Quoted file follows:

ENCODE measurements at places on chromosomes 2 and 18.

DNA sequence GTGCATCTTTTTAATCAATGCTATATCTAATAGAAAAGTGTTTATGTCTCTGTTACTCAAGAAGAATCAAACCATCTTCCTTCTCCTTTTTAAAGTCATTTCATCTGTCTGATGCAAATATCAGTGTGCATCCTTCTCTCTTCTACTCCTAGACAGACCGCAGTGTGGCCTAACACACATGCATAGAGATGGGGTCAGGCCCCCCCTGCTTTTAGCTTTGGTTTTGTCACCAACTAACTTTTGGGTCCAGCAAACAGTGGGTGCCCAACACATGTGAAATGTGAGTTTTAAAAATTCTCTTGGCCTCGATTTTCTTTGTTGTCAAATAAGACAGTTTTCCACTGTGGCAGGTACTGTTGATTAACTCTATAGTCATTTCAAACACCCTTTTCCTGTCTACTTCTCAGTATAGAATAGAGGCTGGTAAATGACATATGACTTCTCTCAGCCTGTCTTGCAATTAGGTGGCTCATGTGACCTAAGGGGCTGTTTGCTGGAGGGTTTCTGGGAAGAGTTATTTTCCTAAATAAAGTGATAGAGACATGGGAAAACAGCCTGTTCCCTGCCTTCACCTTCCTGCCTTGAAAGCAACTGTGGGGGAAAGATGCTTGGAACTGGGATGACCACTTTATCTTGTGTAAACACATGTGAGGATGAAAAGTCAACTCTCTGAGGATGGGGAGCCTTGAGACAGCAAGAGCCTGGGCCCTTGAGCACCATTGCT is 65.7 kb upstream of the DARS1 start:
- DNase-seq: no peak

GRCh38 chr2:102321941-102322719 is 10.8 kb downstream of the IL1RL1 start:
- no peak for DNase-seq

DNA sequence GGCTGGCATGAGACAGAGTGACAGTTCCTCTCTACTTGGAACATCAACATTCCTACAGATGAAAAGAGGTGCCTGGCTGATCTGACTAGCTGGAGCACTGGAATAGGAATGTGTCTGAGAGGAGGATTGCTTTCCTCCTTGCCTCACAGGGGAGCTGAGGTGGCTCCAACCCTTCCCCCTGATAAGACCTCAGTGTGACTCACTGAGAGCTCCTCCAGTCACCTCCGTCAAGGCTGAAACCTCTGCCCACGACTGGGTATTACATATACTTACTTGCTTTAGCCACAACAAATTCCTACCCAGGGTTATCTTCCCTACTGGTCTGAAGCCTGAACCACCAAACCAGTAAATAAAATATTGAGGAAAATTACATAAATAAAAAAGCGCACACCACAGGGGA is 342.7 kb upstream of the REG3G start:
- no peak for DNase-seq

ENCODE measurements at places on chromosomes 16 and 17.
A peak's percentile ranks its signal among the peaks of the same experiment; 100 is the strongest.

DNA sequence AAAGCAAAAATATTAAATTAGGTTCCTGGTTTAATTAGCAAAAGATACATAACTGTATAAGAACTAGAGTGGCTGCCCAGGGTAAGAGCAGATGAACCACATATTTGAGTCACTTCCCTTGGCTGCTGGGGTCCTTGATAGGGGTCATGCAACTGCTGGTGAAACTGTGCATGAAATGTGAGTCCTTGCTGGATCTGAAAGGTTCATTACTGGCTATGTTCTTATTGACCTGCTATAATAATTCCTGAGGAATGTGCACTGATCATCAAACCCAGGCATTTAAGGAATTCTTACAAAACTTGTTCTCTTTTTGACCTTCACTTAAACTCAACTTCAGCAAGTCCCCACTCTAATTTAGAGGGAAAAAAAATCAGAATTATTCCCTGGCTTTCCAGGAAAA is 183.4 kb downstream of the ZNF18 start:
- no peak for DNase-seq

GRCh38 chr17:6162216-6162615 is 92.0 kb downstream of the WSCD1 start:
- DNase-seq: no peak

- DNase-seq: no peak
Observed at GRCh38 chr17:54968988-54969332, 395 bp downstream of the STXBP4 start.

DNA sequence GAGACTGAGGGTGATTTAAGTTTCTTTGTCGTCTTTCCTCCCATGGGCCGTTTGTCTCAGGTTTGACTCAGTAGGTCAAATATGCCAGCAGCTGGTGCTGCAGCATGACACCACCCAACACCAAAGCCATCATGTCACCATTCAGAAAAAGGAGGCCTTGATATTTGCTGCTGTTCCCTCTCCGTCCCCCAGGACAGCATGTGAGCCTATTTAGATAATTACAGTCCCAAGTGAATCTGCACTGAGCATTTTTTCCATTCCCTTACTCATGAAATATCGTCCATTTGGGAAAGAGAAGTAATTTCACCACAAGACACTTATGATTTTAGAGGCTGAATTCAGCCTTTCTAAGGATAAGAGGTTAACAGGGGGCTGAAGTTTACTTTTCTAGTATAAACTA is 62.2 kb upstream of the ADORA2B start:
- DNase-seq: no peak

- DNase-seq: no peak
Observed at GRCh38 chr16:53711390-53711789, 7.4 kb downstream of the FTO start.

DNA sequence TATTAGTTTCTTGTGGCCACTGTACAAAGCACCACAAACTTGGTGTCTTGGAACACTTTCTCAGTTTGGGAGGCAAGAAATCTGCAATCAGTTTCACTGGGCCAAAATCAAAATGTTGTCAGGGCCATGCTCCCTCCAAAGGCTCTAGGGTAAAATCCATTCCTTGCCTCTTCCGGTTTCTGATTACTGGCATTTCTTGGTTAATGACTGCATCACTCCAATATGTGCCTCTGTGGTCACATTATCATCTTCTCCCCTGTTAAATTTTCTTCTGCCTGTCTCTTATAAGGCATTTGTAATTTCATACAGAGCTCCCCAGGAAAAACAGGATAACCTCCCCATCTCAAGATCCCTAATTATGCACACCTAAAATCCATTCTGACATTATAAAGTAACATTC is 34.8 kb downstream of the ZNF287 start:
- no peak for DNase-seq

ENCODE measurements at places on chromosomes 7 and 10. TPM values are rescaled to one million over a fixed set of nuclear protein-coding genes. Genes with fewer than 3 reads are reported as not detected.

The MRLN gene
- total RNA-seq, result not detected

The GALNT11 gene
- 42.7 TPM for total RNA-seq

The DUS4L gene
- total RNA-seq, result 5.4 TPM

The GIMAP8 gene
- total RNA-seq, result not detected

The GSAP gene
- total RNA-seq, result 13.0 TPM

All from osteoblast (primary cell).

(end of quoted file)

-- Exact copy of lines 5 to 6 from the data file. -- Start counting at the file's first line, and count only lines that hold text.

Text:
- no peak for DNase-seq

DNA sequence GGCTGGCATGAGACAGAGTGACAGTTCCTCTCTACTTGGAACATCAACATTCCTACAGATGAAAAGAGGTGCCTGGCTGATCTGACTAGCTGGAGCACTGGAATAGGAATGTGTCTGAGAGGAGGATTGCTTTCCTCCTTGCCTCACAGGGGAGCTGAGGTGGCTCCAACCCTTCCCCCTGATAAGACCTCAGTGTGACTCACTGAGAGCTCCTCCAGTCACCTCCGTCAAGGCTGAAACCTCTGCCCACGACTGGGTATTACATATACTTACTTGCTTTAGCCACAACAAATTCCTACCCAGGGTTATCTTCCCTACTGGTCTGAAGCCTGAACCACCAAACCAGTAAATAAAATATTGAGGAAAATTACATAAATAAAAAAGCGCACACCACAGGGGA is 342.7 kb upstream of the REG3G start: